By Kerry Keihn & Leesa Sluder

For this year’s speaker series, Earth Equity Advisors welcomed Nzinga “Zing” Shaw, Chief Diversity & Inclusion Officer of the Atlanta Hawks, and Betsy Moszeter, COO & Partner at Green Alpha Advisors based in Boulder, CO.  The topic was ‘Inclusion and the Next Economy: A Solutions Based Conversation,’ and we found their conversation truly uplifting, especially at a time when the news can be so far from that.  Both made a strong case for the benefits of inclusion – Zing from a community engagement/stakeholders’ perspective and Betsy by highlighting the success of companies with diverse leadership.

In response to a PR crisis, the Atlanta Hawks was the first NBA team to create the Chief Diversity & Inclusion Officer role, and Zing was the first person to hold that title. Since then, additional sports teams have adopted similar positions.  Zing shared her challenges and her victories while shaping this role.  As an example, she started a program called ‘Difficult Conversations’ after noticing how the employees were struggling in response to news surrounding the Pulse nightclub shooting. Rather than keeping these discussions around the water cooler, she brought in subject matter experts to educate and validate employees’ thoughts and feelings on a variety of heavy, and at times controversial, topics. By having these conversations, employees were able to find a variety of ways the Atlanta Hawks could be more involved in their community (ultimately bringing in a diverse group of fans).  Following the Pulse shooting, they formed a partnership with a halfway house for LGBTQ+ minors who were estranged from their families, a direct example of social responsibility in their community.  The strategic imperative of diversity and inclusion is now imbedded into the culture of the Atlanta Hawks organization, and informs how they prioritize resources and focus.

It was also fascinating to hear from Betsy, who has spent nearly two decades in the financial industry – a field not known for being inclusive.  She had planned to avoid the industry altogether since she did not want to be part of a predominately white and male culture, but she ended up changing her mind after finding a company with a more diverse culture than the average financial services firm.  From there, she transitioned into the impact investing field.  Since joining Green Alpha Advisors, she has done extensive research for their gender lens portfolio (the Next Economy Social Index).  For a company to make this list, it needs to meet all their first line criteria of social and environmental responsibility, and then the companies are screened for significant female leadership at the corporate and board level.  It was especially enlightening to hear Betsy cite a recent Credit Suisse study describing the financial benefits of having even one female board member at a company (a potential increase in the stock’s performance of over 3%), and how that impact continues to grow as females make up 50% of a board (a potential increase of over 18%!).  A diverse leadership team provides an environment for creativity and innovation to thrive, as companies tackle solutions for pressing challenges.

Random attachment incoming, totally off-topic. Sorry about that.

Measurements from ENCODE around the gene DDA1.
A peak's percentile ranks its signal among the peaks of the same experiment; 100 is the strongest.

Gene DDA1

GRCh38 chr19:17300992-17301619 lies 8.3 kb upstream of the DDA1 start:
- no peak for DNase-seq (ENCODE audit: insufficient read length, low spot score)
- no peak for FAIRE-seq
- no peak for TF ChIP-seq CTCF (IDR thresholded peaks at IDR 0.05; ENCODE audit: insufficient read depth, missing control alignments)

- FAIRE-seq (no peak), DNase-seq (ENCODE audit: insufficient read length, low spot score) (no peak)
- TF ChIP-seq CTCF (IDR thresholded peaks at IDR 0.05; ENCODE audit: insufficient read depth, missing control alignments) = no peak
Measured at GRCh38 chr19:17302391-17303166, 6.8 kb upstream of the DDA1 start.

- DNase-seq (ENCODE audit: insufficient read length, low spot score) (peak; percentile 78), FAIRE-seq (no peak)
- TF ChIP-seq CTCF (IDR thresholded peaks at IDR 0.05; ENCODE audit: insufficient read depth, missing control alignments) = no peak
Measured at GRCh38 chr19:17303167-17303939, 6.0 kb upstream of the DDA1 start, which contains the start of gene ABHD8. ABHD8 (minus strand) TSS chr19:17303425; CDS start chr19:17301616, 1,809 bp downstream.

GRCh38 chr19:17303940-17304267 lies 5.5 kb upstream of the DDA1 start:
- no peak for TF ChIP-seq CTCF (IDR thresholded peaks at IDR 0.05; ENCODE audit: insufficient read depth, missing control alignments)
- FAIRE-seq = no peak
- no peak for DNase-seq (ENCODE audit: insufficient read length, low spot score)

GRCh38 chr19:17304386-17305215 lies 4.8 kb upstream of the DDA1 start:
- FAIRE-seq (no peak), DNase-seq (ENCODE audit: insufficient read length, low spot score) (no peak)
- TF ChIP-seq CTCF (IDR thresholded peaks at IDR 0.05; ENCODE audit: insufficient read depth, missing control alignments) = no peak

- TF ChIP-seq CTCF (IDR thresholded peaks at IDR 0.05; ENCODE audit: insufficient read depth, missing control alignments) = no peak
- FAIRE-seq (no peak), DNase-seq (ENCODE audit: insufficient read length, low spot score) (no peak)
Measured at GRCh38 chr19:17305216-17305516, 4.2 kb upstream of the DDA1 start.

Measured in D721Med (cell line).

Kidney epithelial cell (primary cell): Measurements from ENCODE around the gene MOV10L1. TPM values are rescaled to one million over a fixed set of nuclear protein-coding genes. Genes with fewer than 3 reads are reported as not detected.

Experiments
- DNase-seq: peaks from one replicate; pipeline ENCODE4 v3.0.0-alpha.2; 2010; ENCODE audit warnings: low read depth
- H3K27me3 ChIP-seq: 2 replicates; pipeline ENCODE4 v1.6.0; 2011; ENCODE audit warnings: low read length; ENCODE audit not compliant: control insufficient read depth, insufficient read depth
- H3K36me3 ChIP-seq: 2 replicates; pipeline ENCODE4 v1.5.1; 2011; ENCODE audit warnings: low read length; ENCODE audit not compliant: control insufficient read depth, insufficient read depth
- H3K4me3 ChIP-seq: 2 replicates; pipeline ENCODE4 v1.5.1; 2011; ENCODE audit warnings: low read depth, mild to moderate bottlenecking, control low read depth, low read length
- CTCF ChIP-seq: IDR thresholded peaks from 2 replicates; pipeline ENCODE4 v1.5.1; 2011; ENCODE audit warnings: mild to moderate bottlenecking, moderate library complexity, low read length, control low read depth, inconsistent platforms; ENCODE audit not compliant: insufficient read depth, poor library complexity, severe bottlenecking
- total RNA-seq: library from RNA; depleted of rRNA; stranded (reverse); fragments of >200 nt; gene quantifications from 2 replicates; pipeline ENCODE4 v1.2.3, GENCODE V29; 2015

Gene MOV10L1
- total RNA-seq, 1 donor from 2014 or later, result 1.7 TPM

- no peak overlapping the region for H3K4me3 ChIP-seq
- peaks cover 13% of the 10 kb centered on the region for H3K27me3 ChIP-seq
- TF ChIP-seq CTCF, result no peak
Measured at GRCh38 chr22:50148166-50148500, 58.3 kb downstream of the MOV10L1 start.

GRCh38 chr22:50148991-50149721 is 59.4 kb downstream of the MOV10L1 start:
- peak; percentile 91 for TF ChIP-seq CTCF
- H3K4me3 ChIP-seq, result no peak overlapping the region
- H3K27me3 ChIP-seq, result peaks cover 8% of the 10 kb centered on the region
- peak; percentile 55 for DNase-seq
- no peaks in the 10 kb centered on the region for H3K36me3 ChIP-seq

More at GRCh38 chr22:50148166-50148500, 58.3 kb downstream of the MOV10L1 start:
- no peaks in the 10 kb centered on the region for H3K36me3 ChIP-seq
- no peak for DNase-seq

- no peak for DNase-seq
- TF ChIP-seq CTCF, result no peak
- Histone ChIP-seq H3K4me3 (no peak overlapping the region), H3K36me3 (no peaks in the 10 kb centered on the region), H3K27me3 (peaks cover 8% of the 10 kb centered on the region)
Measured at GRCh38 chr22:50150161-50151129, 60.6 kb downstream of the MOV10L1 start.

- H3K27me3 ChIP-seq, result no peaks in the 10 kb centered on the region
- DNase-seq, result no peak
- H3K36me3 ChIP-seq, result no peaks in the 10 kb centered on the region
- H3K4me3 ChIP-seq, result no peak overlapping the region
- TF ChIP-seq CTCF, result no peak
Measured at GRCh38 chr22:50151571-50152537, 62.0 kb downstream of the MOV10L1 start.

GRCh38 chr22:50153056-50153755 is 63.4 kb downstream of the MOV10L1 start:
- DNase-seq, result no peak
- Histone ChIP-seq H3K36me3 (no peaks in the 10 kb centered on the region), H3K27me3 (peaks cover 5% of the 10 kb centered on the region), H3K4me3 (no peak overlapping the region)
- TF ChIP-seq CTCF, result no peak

As Nzinga pointed out, it would be better if more companies made efforts to be inclusive before a PR crisis and were proactive in these efforts; and Betsy described the financial motivation to have creative collaboration from all stakeholders as corporate decisions are made.  Hopefully the number of companies embracing these practices will increase as they realize the direct impact inclusion has on the bottom line. Even though we went into the conversation already believing in the importance of inclusion, we left feeling encouraged and motivated.